This is the last article you can read this month
You can read more article this month
You can read more articles this month
Sorry your limit is up for this month
SCOTLAND’s largest exhibition centre will be turned into a field hospital to help the NHS respond to the coronavirus crisis, Nicola Sturgeon announced today.
Ms Sturgeon also announced that breast, bowel and cervical cancer screening programmes will be paused while the crisis continues.
The First Minister revealed that the Scottish Events Campus would be transformed as the number of Covid-19 deaths in the country rose to 47 — an increase of six on Sunday’s figure — with 108 people now in intensive care.
Ms Sturgeon said that the temporary hospital might not be needed once the NHS has worked to increase its capacity but that it makes sense to act now.
It could be up and running within two weeks, initially providing 300 extra beds but with this potentially increasing to 1,000.
The First Minister said: “Our NHS is on an emergency footing and all health boards have been undertaking extensive work across Scotland to maximise the capacity available to manage expected rise in demand due to Covid-19.
“I hope that this facility will not be needed as, alongside the public’s contributed efforts to stay at home and the steps we are already taking to increase the number of NHS beds, we should have the beds we need.”
Jill Young, former chief executive of the Golden Jubilee Hospital at Clydebank, has been appointed head of the temporary hospital.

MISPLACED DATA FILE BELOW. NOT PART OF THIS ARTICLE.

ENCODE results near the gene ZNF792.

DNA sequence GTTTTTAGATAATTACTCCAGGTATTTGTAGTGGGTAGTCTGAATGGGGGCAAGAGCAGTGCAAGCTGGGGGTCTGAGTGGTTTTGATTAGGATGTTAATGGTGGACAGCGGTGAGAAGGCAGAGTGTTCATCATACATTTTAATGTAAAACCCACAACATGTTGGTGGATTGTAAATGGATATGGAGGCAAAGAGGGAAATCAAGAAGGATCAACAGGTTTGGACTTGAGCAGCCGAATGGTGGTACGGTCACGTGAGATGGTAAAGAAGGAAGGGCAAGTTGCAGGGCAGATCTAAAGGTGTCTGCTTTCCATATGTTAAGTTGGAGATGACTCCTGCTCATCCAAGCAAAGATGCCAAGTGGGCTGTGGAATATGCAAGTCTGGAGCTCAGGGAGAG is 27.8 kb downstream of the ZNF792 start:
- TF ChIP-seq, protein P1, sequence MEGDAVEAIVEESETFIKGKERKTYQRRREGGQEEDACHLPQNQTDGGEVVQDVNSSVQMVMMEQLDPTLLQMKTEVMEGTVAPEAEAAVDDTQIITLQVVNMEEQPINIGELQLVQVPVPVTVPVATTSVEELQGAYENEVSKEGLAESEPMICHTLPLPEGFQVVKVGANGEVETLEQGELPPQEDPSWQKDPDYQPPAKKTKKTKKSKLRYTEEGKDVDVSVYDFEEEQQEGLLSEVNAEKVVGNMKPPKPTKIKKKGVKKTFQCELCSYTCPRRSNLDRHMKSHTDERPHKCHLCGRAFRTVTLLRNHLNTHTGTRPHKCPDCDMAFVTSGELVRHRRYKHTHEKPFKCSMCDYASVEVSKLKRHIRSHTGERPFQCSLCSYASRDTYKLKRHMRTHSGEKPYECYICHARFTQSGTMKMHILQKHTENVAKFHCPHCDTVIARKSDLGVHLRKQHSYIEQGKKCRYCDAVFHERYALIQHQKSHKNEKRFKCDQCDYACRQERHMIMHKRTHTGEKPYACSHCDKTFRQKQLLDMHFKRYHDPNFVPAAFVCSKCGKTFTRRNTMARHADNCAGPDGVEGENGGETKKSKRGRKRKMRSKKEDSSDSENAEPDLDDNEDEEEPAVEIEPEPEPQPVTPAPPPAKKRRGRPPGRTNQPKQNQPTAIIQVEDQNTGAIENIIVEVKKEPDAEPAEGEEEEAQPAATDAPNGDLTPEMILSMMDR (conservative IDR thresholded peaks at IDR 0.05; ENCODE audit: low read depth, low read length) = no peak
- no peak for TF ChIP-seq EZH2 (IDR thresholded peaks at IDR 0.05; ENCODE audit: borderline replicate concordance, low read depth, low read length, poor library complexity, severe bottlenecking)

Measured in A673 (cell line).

The SNP leader also revealed that 10,000 people had responded to the Scotland Cares volunteering campaign, which was launched earlier today, within the first four hours.
This includes about 5,000 former medical and care workers, alongside medical students who have put themselves forward to work for either the health or care services.
You can’t buy a revolution, but you can help the only daily paper in Britain that’s fighting for one by joining the 501 club.
Just £5 a month gives you the opportunity to win one of 17 prizes, from £25 to the £501 jackpot.
By becoming a 501 Club member you are helping the Morning Star cover its printing, distribution and staff costs — help keep our paper thriving by joining!
You can’t buy a revolution, but you can help the only daily paper in Britain that’s fighting for one by become a member of the People’s Printing Press Society.
The Morning Star is a readers’ co-operative, which means you can become an owner of the paper too by buying shares in the society.
Shares are £1 each — though unlike capitalist firms, each shareholder has an equal say. Money from shares contributes directly to keep our paper thriving.
Some union branches have taken out shares of over £500 and individuals over £100.
You can’t buy a revolution, but you can help the only daily paper in Britain that’s fighting for one by donating to the Fighting Fund.
The Morning Star is unique, as a lone socialist voice in a sea of corporate media. We offer a platform for those who would otherwise never be listened to, coverage of stories that would otherwise be buried.
The rich don’t like us, and they don’t advertise with us, so we rely on you, our readers and friends. With a regular donation to our monthly Fighting Fund, we can continue to thumb our noses at the fat cats and tell truth to power.
Donate today and make a regular contribution.